Leave Hartington on the B5054, Ashbourne road, and take the first left, signposted Crowdicote, following the narrow dale. As the dale widens, turn right to Parsley Hay. From here you can cycle the Tissington Trail towards Ashbourne or the High Peak Trail to Cromford. At the main road turn left (towards Buxton) and immediately right towards Monyash then right again following discreet signposts for Arbor Low, Derbyshire’s answer to Stonehenge. The huge monoliths have all fallen to the ground and you will probably be one of only a few visitors. The stones are set atop a bare hill, swept by cold winds, and reached by tramping across fields from a lonely farm. Pause and wonder why man built here 4,000 years ago.

Retrace your path to the Monyash road, turning right in the village onto the B5055, which leads you into Bakewell (wells dressed on last Saturday in June), a lovely market town ringed by wooded hills where a picturesque, 700-year-old arched and buttressed bridge spans the swiftly flowing River Wye. The Tourist Information Centre in the splendid, 17th-century market hall has displays on the Peak District and information pamphlets. Behind it are set the market stalls where every Monday a farmers’ market is held-offering everything from lengths of dress fabric to underwear and pigs. You can buy the original Bakewell tarts (known as puddings in Bakewell) from Ye Olde Original Pudding Shop & Bakewell Pudding Factory on Granby Arcade. The town has some excellent shops (china, antiques, clothing, and hardware). Up the hill, just behind the church, is Old House Museum, a folk museum displaying kitchen and farm equipment.

Three miles along the A6 in the direction of Matlock lies Haddon Hall, a 14th-­century manor, home of the Duke of Rutland. In my opinion, this house is more interesting to tour than the opulent Chatsworth House (your next stop) because it lacks the vastness and grandeur of Chatsworth and you can really imagine people living in these aged rooms hung with threadbare tapestries and decorated with magnificent woodcarvings. Parts of the chapel walls are covered with barely discernible frescos that date back to the 11th century. In summer the gardens are a fragrant haven, with a profusion of climbing roses and clematis decorating the house and the stone walls of the terraces.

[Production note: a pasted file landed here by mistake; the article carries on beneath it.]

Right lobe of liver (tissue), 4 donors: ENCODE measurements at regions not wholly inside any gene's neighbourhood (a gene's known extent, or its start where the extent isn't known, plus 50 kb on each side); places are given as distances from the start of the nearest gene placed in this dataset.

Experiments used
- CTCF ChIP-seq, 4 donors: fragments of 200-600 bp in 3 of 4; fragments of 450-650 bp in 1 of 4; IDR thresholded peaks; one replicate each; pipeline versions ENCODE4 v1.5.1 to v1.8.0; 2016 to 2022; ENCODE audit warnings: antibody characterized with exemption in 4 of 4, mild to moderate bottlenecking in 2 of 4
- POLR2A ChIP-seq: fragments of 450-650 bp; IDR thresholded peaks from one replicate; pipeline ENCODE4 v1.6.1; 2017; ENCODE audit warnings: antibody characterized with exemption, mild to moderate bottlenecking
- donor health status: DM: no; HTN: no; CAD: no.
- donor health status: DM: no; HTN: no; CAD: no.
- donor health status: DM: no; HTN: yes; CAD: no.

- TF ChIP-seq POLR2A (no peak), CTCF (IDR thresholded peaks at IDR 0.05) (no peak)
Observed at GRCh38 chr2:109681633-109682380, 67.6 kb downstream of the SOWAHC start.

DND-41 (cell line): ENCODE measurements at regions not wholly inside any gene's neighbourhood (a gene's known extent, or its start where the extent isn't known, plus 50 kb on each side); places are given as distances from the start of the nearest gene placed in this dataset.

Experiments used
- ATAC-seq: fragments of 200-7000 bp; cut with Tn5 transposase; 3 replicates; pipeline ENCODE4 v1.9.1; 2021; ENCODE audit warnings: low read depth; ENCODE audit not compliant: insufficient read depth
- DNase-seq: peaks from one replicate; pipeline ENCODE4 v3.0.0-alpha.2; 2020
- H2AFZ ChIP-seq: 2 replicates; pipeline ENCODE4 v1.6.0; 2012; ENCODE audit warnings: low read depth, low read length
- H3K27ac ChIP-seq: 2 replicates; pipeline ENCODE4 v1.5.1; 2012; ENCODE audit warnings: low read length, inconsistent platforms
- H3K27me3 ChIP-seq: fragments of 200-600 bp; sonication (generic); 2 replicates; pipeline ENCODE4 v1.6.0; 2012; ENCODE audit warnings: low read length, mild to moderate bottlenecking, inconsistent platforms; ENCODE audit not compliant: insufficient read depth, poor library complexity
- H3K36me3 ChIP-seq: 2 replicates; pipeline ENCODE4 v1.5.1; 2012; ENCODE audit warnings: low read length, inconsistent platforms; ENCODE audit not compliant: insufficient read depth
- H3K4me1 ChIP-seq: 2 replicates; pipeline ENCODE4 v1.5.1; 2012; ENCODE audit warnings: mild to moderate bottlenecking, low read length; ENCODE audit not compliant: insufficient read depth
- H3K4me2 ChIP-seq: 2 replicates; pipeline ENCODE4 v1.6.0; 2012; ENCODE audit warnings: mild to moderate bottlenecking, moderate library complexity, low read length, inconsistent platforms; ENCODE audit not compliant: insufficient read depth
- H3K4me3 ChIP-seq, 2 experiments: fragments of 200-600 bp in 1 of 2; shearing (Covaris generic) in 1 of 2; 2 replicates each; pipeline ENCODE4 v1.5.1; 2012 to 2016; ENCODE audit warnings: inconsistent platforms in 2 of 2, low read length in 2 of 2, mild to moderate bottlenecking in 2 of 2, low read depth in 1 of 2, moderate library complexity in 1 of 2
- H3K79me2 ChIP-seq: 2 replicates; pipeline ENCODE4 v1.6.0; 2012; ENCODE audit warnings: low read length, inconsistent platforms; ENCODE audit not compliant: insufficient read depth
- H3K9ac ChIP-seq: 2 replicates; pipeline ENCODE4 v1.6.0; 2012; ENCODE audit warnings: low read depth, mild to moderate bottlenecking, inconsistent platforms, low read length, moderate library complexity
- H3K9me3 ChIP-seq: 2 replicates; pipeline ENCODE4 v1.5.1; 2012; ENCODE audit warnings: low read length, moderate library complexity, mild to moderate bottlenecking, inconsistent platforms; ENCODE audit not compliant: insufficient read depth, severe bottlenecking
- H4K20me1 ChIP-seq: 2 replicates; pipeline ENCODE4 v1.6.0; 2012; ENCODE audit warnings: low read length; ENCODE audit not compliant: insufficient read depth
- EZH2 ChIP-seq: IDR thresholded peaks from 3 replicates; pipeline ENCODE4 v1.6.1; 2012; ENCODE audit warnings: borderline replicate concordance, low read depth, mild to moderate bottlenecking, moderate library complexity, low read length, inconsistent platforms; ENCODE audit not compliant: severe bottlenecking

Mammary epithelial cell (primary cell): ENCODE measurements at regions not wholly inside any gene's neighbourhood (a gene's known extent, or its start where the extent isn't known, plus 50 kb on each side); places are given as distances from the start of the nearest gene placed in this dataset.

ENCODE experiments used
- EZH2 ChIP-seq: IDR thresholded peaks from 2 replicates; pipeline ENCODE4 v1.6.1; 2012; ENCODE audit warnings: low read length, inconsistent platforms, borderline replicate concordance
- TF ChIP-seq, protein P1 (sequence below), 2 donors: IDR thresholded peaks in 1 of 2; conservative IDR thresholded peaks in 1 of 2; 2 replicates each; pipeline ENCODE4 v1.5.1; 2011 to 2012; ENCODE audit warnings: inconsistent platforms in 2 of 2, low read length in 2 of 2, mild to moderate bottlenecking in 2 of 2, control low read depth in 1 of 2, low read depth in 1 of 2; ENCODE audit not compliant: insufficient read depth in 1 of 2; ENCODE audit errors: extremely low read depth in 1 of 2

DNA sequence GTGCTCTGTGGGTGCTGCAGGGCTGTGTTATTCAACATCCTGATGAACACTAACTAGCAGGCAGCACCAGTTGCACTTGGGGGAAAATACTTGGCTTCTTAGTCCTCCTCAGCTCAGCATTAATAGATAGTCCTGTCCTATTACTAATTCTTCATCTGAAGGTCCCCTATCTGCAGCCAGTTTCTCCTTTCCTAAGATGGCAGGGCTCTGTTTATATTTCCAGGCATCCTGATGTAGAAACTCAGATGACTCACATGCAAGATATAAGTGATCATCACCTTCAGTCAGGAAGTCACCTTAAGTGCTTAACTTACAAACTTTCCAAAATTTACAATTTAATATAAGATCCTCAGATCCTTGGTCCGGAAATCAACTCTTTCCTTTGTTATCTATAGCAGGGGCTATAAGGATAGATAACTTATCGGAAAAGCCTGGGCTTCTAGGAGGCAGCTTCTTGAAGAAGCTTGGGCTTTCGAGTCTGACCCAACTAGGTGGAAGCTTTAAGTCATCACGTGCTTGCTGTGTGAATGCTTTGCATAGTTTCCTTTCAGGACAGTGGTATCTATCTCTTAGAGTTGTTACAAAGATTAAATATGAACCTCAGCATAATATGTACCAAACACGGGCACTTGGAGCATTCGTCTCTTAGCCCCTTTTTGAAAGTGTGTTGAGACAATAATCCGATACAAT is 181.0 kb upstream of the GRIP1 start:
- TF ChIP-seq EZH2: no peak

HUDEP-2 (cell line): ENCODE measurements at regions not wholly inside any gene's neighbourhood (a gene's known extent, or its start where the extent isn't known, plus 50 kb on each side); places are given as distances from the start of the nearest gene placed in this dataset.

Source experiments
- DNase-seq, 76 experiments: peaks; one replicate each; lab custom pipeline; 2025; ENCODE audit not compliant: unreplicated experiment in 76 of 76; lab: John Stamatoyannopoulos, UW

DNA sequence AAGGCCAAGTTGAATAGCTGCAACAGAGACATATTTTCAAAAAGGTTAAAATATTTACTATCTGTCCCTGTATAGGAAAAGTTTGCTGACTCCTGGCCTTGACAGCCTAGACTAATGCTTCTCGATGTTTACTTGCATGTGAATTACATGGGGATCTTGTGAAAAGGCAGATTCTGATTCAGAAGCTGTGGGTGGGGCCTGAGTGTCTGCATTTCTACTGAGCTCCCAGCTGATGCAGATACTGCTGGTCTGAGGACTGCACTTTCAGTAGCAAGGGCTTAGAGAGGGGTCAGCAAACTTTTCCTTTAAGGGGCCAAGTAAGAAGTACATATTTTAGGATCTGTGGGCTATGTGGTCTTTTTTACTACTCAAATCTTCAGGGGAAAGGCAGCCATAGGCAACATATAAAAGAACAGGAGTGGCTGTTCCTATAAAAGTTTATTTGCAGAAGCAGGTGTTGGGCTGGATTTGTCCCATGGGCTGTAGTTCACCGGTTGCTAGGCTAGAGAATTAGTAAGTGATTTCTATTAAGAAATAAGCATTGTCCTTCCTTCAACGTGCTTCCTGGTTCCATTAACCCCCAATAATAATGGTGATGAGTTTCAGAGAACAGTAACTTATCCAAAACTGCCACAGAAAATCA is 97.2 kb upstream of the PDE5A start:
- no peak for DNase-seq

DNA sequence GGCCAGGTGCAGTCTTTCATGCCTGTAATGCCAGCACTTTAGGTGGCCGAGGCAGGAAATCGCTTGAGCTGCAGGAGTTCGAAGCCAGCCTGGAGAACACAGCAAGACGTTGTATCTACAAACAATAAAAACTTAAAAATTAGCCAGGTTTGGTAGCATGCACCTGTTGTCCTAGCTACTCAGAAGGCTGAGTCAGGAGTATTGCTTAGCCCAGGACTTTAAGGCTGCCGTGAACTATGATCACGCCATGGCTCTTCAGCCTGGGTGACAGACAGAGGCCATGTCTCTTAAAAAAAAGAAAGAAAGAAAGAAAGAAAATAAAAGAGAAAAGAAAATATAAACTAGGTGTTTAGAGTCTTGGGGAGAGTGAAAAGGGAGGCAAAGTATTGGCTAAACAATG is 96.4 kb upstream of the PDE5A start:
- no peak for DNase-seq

Continue along the A6 to Rowsley where you can tour Caudwell’s Mill, a water-powered flour mill and visit the craft shops. Leaving Rowsley, take the first left (B6012). Pass the edge of Beeley, cross the River Derwent on a narrow humpbacked bridge, and enter the vast Chatsworth estate. Immediately on your left is the Chatsworth Garden Centre, which, in addition to an expansive array of all things garden, has a gift and coffee shop. The road leads you through rolling green parkland to Chatsworth House, the enormous home (the roof alone covers 1.3 acres) of the Duke and Duchess of Devonshire. While the Duke and Duchess occupy a portion of the house, you can walk through the opulent halls admiring priceless paintings, furnishings, silver plate, and china. Best of all, though, are the acres and acres of landscaped gardens: vast lawns laid down in 1760 and groomed ever since (except in wartime); the maze; the gardens (rock, kitchen, rose, cottage, and sensory). Water pours down the steps of the 1st Duke’s water cascade (take off your shoes and climb its broad steps to the fountains at the top of the hill), shoots from the willow tree (known as the squirting tree), and spills from Revelation, the water-operated sculpture. There are 5 miles of walks with trees, shrubs, fountains, and ponds. There is also access to the excavated coal tunnel. The gift and teashop are a must. If you are traveling with children, they will enjoy a visit to the farm and the adventure playground.